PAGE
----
20 Feb 2014 08:59am

Fair Tax Mark scheme launches

A new measure of gauging a company’s tax affairs is launching today, which its founders say will bring in a more responsible approach to tax by business

The Fair Tax Mark, which claims to be the first independent accreditation scheme to address the issue of responsible tax, will give companies a score out of 20 based on their tax procedures.

The Mark works by rating companies on a series of facts, including their tax compliance, having a clear tax policy, a registered address for the company, narrative disclosure and tax rate paid.

Having no tax policy instantly costs the company five points.

Richard Murphy, one of the founders of the Fair Tax Mark said, "Around the world and here in the UK people are now aware that many big businesses routinely fail to pay the taxes they really owe. What they now want to do is spend their money with those companies who are doing the right thing by seeking to pay the fair tax that they owe in the right place at the right time.”

“The Fair Tax Mark is designed to allow consumers to identify those businesses who are paying their fair share of tax. This makes the Mark the next step in the campaign for tax justice."

Murphy told economia that the scheme had received a great deal of feedback last year when the concept was first debated, and been modified based on some of the criticisms.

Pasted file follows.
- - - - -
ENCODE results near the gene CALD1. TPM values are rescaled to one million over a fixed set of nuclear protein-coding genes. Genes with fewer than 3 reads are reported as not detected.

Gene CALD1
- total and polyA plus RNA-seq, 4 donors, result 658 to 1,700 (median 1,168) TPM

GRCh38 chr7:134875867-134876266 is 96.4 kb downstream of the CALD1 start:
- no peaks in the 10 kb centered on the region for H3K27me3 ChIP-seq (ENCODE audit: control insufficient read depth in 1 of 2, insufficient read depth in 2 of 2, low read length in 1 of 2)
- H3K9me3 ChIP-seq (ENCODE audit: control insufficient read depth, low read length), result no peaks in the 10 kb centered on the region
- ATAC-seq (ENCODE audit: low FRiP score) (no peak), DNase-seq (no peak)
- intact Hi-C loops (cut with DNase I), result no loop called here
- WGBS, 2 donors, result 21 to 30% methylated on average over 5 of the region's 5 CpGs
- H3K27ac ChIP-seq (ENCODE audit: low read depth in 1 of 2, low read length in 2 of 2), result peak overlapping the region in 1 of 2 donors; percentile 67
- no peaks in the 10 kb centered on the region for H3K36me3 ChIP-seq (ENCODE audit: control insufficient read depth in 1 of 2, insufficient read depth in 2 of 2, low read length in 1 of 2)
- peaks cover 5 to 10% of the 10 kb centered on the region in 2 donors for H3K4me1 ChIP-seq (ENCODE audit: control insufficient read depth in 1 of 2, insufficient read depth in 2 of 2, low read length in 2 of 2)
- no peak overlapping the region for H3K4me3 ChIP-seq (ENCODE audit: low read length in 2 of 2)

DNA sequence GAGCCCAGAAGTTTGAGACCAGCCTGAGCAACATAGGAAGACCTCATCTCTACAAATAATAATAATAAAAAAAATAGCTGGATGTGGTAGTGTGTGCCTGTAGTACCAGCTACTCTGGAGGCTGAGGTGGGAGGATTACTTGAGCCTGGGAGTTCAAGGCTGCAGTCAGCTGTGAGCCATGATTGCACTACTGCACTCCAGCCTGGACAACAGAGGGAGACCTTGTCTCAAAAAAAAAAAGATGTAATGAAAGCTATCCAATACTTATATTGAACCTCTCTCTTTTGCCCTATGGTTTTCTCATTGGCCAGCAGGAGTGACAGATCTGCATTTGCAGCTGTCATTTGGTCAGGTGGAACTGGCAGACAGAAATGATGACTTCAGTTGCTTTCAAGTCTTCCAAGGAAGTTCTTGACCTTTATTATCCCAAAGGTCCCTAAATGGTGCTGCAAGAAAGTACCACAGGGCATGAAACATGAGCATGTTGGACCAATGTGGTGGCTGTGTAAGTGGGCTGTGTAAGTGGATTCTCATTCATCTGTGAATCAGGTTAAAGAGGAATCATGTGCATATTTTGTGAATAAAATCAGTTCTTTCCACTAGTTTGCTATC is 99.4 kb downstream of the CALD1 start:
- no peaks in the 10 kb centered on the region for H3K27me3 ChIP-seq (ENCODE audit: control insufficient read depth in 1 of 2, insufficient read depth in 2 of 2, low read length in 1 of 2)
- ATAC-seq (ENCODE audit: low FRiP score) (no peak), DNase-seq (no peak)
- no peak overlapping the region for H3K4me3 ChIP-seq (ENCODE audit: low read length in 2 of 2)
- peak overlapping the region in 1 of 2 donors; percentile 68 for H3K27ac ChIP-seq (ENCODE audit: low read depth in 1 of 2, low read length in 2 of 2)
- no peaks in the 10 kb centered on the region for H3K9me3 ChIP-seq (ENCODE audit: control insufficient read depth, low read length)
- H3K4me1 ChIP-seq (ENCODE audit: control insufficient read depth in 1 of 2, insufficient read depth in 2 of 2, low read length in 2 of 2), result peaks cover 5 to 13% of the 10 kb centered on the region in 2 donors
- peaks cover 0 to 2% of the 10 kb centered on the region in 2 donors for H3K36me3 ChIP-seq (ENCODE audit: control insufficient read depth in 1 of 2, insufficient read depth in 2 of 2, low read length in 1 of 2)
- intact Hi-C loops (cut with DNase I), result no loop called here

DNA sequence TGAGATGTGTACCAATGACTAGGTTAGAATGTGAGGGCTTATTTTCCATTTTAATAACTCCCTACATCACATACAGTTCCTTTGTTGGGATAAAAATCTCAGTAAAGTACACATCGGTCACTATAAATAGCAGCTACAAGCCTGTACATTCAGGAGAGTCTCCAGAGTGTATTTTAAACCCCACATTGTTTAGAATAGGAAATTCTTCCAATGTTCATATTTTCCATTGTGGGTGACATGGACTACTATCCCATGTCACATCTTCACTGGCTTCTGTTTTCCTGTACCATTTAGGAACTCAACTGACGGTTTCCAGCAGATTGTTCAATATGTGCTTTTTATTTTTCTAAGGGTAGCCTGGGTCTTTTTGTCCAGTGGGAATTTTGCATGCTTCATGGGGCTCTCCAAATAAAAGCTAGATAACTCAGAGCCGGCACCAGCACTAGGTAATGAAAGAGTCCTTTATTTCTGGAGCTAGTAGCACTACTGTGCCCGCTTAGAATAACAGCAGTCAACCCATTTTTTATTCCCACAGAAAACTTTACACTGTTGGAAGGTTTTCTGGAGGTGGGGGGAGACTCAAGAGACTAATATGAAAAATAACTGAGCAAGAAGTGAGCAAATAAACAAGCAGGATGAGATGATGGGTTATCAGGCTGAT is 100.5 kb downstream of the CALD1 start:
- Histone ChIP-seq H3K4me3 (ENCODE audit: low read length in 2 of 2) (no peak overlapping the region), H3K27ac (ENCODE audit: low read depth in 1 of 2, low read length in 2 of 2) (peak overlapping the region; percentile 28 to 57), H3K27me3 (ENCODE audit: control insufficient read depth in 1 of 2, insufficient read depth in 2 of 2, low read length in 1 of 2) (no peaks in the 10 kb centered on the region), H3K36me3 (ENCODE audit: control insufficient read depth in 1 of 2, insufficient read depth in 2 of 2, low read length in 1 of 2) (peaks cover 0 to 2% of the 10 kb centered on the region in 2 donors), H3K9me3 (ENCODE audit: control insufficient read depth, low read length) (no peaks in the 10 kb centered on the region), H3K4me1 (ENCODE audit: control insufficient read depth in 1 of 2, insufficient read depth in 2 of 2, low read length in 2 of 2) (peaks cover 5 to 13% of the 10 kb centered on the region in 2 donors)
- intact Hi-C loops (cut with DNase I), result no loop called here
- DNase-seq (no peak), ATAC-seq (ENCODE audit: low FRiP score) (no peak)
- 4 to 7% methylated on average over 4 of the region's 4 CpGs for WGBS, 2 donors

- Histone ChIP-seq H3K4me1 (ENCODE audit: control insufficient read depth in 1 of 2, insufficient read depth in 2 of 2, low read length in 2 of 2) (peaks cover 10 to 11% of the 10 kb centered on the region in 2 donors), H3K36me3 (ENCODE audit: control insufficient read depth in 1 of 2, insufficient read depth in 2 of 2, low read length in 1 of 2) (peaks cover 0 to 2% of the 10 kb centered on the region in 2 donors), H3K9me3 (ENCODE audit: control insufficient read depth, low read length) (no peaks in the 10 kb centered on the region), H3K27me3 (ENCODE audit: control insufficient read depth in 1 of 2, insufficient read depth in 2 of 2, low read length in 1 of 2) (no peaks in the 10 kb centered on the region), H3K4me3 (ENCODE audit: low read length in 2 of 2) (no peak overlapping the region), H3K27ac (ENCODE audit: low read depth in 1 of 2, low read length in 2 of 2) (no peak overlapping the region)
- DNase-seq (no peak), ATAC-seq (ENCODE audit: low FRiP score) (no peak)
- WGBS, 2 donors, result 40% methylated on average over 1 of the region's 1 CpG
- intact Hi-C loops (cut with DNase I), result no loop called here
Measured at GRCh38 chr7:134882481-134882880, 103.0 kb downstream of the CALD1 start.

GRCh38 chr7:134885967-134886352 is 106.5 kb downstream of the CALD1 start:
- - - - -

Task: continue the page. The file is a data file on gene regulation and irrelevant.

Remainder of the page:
The first businesses to be accredited include Midcounties Co-operative, Unity Trust Bank and The Phone Co-op. Fair Tax Mark currently only rates UK and UK trading companies.

The scheme has also received the endorsement of Margaret Hodge MP, who has been an active critic of the tax arrangements of many multinational companies.

Hodge, who is also chair of the Public Accounts Committee said, “The reaction to the revelations about the tax practices of big names like Starbucks, Amazon and Google shows that this is an issue the public really cares about.

"Given the choice, many people would prefer to give their custom to a responsible business that does the right thing and pays its fair share of tax.”

HMRC declined to comment on the particulars of any specific scheme, but a spokesperson told economia, "The vast majority of businesses pay the tax they owe. We clamp down on the minority who bend or break the rules."

Helen Roxburgh


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